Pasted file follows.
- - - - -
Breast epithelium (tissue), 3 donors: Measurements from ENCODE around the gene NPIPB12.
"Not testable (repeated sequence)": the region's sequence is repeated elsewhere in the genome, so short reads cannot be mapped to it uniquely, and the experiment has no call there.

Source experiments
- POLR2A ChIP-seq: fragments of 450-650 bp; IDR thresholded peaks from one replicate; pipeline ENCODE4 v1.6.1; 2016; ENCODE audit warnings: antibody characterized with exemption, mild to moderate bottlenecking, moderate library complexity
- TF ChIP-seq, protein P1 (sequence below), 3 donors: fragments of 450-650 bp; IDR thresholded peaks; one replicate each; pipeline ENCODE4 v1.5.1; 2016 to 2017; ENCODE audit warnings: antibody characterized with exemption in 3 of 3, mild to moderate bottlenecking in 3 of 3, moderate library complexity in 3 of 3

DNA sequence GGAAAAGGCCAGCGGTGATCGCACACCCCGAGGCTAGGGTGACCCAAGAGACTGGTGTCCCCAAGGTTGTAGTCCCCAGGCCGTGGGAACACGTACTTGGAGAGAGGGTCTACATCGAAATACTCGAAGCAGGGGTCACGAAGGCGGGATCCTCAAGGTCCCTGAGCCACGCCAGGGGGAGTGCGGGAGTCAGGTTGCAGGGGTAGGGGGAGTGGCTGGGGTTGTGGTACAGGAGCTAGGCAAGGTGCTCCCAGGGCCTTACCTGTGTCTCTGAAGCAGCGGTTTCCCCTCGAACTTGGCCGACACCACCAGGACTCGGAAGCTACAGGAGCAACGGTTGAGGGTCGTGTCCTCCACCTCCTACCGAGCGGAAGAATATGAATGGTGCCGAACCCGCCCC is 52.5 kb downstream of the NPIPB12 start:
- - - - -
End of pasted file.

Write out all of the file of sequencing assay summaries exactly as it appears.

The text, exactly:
Breast epithelium (tissue), 3 donors: Measurements from ENCODE around the gene NPIPB12.
"Not testable (repeated sequence)": the region's sequence is repeated elsewhere in the genome, so short reads cannot be mapped to it uniquely, and the experiment has no call there.

Source experiments
- POLR2A ChIP-seq: fragments of 450-650 bp; IDR thresholded peaks from one replicate; pipeline ENCODE4 v1.6.1; 2016; ENCODE audit warnings: antibody characterized with exemption, mild to moderate bottlenecking, moderate library complexity
- TF ChIP-seq, protein P1 (sequence below), 3 donors: fragments of 450-650 bp; IDR thresholded peaks; one replicate each; pipeline ENCODE4 v1.5.1; 2016 to 2017; ENCODE audit warnings: antibody characterized with exemption in 3 of 3, mild to moderate bottlenecking in 3 of 3, moderate library complexity in 3 of 3

DNA sequence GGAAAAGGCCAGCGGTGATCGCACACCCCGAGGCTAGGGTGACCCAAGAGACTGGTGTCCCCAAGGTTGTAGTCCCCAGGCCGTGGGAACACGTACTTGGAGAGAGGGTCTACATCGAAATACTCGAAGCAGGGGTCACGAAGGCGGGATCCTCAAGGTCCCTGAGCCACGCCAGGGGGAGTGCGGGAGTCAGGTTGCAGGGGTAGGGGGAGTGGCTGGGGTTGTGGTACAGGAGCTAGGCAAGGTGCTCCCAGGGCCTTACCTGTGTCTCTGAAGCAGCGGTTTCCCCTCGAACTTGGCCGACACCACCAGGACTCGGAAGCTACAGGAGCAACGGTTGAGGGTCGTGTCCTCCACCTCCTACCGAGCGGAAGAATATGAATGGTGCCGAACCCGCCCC is 52.5 kb downstream of the NPIPB12 start: